Mentions: As discussed in the previous paragraph, viral AlkBs display a high degree of similarity to bacterial AlkB proteins, particularly those belonging to group 1B (29), as well as to ABH2 and ABH3, which represent vertebrate AlkB proteins already reported to be involved in nucleic acid repair (9,14). Interestingly, the viral, vertebrate and bacterial AlkBs shared several conserved amino acid residues in a region corresponding to the EcAlkB nucleotide recognition lid (Figure 2). Two of these residues, Trp69 and Tyr76, were found to be in close contact with the 1-meA substrate in the EcAlkB 3D-structure (30). Therefore, our initial bioinformatics analysis suggested that the viral AlkB proteins were likely to possess a repair activity similar to that previously reported for EcAlkB, ABH2 and ABH3, and experiments were designed to further explore this possibility.Figure 2.


Viral AlkB proteins repair RNA damage by oxidative demethylation.

van den Born E, Omelchenko MV, Bekkelund A, Leihne V, Koonin EV, Dolja VV, Falnes PØ - Nucleic Acids Res. (2008)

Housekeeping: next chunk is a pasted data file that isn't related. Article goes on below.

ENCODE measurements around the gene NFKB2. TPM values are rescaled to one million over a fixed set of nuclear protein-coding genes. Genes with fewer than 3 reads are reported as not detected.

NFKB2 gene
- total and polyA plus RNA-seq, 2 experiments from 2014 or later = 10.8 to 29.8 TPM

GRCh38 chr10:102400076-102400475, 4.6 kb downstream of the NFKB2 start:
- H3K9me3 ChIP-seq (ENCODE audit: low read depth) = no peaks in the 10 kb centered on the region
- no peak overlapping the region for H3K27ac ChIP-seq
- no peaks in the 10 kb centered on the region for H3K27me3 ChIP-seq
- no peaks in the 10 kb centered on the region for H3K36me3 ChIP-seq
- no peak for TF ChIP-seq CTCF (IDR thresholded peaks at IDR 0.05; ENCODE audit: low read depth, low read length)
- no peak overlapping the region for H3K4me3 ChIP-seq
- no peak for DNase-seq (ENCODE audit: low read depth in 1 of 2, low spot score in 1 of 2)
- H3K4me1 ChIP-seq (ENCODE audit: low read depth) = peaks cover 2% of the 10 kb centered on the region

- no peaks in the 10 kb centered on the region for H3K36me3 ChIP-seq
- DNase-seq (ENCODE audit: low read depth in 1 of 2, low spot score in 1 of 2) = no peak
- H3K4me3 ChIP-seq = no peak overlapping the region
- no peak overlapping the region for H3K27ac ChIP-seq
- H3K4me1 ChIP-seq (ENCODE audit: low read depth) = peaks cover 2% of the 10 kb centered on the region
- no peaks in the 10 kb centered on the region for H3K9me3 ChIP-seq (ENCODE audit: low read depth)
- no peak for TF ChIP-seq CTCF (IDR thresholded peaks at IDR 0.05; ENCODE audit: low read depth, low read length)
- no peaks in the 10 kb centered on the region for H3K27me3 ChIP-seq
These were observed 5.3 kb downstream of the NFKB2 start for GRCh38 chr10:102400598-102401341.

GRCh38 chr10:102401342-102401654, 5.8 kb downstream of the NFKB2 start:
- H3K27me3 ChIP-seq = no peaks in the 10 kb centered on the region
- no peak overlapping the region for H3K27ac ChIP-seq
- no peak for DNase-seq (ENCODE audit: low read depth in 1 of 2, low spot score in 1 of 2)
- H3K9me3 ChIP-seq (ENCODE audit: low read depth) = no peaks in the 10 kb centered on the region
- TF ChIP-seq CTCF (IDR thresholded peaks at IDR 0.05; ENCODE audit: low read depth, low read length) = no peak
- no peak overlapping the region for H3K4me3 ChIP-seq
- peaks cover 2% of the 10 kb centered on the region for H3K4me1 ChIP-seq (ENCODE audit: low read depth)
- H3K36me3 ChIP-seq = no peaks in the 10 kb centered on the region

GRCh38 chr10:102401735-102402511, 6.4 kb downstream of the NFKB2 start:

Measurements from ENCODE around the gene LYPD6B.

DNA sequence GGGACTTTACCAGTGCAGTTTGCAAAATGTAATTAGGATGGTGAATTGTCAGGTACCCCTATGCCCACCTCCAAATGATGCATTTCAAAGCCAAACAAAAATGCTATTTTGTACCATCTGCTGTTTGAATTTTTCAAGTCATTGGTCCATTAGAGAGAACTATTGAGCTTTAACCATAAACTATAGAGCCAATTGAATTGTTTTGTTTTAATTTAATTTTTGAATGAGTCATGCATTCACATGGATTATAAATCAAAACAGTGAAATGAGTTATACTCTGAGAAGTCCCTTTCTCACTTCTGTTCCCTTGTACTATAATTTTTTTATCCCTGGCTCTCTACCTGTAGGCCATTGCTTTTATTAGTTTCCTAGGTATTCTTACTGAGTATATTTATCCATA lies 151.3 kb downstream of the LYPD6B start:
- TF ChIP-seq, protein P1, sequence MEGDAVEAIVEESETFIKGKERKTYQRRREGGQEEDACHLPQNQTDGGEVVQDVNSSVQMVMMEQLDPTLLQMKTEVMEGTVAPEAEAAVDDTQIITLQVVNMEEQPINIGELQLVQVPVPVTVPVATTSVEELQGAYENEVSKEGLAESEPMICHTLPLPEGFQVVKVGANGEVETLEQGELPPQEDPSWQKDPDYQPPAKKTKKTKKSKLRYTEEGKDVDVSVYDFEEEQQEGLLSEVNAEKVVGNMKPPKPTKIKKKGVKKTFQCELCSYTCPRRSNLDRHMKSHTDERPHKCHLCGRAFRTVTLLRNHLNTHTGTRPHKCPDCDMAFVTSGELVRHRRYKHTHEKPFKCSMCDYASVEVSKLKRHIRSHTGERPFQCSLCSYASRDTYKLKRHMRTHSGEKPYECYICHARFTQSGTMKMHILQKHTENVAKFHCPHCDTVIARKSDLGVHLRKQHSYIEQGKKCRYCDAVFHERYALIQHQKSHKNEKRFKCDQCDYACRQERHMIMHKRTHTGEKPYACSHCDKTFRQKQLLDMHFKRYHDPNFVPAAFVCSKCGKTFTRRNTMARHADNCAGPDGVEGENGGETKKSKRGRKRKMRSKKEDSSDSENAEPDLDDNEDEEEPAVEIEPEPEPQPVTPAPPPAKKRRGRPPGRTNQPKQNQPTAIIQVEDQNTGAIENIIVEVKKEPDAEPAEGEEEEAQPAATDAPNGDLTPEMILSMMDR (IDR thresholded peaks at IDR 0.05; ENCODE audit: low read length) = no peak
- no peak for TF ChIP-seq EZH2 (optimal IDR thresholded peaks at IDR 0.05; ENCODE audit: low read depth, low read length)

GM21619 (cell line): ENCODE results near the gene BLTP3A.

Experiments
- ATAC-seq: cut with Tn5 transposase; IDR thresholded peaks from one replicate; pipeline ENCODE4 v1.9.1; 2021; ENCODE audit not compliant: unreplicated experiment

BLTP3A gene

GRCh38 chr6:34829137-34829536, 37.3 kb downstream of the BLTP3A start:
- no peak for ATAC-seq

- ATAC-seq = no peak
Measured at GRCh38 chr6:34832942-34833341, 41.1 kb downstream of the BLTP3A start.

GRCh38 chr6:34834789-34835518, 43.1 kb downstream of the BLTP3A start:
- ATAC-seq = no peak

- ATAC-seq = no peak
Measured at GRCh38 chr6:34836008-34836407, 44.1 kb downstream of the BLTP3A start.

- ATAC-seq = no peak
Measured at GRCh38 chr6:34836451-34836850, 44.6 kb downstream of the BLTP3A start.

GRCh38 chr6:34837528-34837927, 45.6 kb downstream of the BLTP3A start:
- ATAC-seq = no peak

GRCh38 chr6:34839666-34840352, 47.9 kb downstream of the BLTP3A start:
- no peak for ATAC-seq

Sequence alignment of a part of the nucleotide recognition lid region from various AlkB proteins. The region shown corresponds to aa 63–98 of EcAlkB (gi/113638). Filled arrows indicate residues Trp69 and Tyr76 in EcAlkB, which have been shown to be involved in coordinating 1-meA (30). Dotted arrows indicate residues that are conserved in viral, vertebrate and bacterial AlkB proteins belonging to group 1B, but not to group 1A (29). BlScV, Blueberry scorch virus; BVY, Blackberry virus Y; GVA, Grapevine virus A; LChV-2, Little cherry virus 2; CLBV, Citric leave blotch virus, CVB, Chrysanthemum virus B; LSV, Lily symptomless virus; ASPV, Apple stem pitting virus; GLV, garlic latent virus; ZVX, Zygocactus virus X; Eco, E. coli; Sme, Sinorhizobium meliloti; Rme, Ralstonia metallidurans; Ppu, Pseudomonas putida; Vvu, Vibrio vulnificus; Pae, Pseudomonas aeruginosa; Xca, Xanthomonas campestris; Son, Shewanella oneidensis; Hs, Homo sapiens; Gg, Gallus gallus; Dr, Danio rerio.